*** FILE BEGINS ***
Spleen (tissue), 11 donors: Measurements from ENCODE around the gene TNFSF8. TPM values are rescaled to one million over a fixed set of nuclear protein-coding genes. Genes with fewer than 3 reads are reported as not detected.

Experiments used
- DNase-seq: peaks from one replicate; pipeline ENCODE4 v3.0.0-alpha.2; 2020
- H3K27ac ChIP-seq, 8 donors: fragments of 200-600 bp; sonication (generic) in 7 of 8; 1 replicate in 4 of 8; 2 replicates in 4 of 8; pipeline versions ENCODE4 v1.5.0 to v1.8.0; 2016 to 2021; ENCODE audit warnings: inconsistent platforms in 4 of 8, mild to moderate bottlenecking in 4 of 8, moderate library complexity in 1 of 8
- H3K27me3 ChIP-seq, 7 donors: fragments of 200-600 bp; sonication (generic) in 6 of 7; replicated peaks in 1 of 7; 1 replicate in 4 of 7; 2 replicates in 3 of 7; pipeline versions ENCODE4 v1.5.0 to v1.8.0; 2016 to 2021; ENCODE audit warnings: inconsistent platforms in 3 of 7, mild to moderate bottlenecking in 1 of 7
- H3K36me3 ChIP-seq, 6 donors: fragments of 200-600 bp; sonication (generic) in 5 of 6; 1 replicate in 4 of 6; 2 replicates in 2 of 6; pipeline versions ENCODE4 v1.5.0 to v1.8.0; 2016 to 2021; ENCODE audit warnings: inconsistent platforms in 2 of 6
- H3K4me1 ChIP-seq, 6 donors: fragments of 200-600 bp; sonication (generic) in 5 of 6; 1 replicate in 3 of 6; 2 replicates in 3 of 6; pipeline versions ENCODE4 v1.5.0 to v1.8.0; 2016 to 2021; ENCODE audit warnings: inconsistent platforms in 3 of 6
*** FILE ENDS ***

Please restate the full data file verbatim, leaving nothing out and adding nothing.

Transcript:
Spleen (tissue), 11 donors: Measurements from ENCODE around the gene TNFSF8. TPM values are rescaled to one million over a fixed set of nuclear protein-coding genes. Genes with fewer than 3 reads are reported as not detected.

Experiments used
- DNase-seq: peaks from one replicate; pipeline ENCODE4 v3.0.0-alpha.2; 2020
- H3K27ac ChIP-seq, 8 donors: fragments of 200-600 bp; sonication (generic) in 7 of 8; 1 replicate in 4 of 8; 2 replicates in 4 of 8; pipeline versions ENCODE4 v1.5.0 to v1.8.0; 2016 to 2021; ENCODE audit warnings: inconsistent platforms in 4 of 8, mild to moderate bottlenecking in 4 of 8, moderate library complexity in 1 of 8
- H3K27me3 ChIP-seq, 7 donors: fragments of 200-600 bp; sonication (generic) in 6 of 7; replicated peaks in 1 of 7; 1 replicate in 4 of 7; 2 replicates in 3 of 7; pipeline versions ENCODE4 v1.5.0 to v1.8.0; 2016 to 2021; ENCODE audit warnings: inconsistent platforms in 3 of 7, mild to moderate bottlenecking in 1 of 7
- H3K36me3 ChIP-seq, 6 donors: fragments of 200-600 bp; sonication (generic) in 5 of 6; 1 replicate in 4 of 6; 2 replicates in 2 of 6; pipeline versions ENCODE4 v1.5.0 to v1.8.0; 2016 to 2021; ENCODE audit warnings: inconsistent platforms in 2 of 6
- H3K4me1 ChIP-seq, 6 donors: fragments of 200-600 bp; sonication (generic) in 5 of 6; 1 replicate in 3 of 6; 2 replicates in 3 of 6; pipeline versions ENCODE4 v1.5.0 to v1.8.0; 2016 to 2021; ENCODE audit warnings: inconsistent platforms in 3 of 6